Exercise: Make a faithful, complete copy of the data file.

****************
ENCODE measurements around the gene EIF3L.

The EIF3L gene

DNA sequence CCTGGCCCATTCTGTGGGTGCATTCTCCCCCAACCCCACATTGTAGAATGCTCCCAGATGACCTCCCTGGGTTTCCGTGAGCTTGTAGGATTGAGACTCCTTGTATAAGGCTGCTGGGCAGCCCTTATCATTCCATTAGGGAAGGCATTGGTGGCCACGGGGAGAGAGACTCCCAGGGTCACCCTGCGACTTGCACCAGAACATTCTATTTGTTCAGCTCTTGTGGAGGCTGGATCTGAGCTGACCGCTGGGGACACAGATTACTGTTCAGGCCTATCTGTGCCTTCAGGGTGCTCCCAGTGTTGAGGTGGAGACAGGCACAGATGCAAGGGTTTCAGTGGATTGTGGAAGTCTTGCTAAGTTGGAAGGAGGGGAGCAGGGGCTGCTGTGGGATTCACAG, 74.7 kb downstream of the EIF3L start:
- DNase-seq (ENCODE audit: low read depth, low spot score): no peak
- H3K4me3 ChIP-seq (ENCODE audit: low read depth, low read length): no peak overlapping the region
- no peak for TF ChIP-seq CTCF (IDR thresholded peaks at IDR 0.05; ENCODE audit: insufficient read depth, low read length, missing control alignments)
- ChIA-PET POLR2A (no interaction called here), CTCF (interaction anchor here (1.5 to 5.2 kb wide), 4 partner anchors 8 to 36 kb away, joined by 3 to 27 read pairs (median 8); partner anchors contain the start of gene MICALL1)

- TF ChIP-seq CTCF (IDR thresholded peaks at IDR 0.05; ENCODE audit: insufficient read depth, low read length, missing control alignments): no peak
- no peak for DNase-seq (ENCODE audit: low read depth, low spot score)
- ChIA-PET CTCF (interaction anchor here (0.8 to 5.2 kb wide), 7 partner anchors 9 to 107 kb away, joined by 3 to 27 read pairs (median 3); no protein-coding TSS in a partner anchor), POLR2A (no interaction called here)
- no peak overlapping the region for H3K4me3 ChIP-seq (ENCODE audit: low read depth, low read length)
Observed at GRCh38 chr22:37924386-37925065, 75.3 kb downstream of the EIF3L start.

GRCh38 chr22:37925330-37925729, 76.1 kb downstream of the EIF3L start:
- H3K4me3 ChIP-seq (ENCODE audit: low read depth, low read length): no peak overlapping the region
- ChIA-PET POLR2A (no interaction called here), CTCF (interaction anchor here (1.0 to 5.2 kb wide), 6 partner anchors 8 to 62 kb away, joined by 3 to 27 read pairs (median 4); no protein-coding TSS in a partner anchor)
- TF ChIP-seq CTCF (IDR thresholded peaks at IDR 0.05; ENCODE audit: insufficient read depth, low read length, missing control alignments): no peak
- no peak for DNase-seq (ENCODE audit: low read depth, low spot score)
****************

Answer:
ENCODE measurements around the gene EIF3L.

The EIF3L gene

DNA sequence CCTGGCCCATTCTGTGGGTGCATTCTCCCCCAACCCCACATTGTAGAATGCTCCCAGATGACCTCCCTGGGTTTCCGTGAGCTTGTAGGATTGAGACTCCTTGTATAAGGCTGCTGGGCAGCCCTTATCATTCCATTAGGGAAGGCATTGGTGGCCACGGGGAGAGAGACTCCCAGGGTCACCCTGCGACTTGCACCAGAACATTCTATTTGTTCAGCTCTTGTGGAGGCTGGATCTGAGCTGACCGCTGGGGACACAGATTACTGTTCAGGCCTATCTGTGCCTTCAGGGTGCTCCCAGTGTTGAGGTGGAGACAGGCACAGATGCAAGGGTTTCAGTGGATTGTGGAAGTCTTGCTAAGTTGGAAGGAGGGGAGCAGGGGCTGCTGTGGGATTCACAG, 74.7 kb downstream of the EIF3L start:
- DNase-seq (ENCODE audit: low read depth, low spot score): no peak
- H3K4me3 ChIP-seq (ENCODE audit: low read depth, low read length): no peak overlapping the region
- no peak for TF ChIP-seq CTCF (IDR thresholded peaks at IDR 0.05; ENCODE audit: insufficient read depth, low read length, missing control alignments)
- ChIA-PET POLR2A (no interaction called here), CTCF (interaction anchor here (1.5 to 5.2 kb wide), 4 partner anchors 8 to 36 kb away, joined by 3 to 27 read pairs (median 8); partner anchors contain the start of gene MICALL1)

- TF ChIP-seq CTCF (IDR thresholded peaks at IDR 0.05; ENCODE audit: insufficient read depth, low read length, missing control alignments): no peak
- no peak for DNase-seq (ENCODE audit: low read depth, low spot score)
- ChIA-PET CTCF (interaction anchor here (0.8 to 5.2 kb wide), 7 partner anchors 9 to 107 kb away, joined by 3 to 27 read pairs (median 3); no protein-coding TSS in a partner anchor), POLR2A (no interaction called here)
- no peak overlapping the region for H3K4me3 ChIP-seq (ENCODE audit: low read depth, low read length)
Observed at GRCh38 chr22:37924386-37925065, 75.3 kb downstream of the EIF3L start.

GRCh38 chr22:37925330-37925729, 76.1 kb downstream of the EIF3L start:
- H3K4me3 ChIP-seq (ENCODE audit: low read depth, low read length): no peak overlapping the region
- ChIA-PET POLR2A (no interaction called here), CTCF (interaction anchor here (1.0 to 5.2 kb wide), 6 partner anchors 8 to 62 kb away, joined by 3 to 27 read pairs (median 4); no protein-coding TSS in a partner anchor)
- TF ChIP-seq CTCF (IDR thresholded peaks at IDR 0.05; ENCODE audit: insufficient read depth, low read length, missing control alignments): no peak
- no peak for DNase-seq (ENCODE audit: low read depth, low spot score)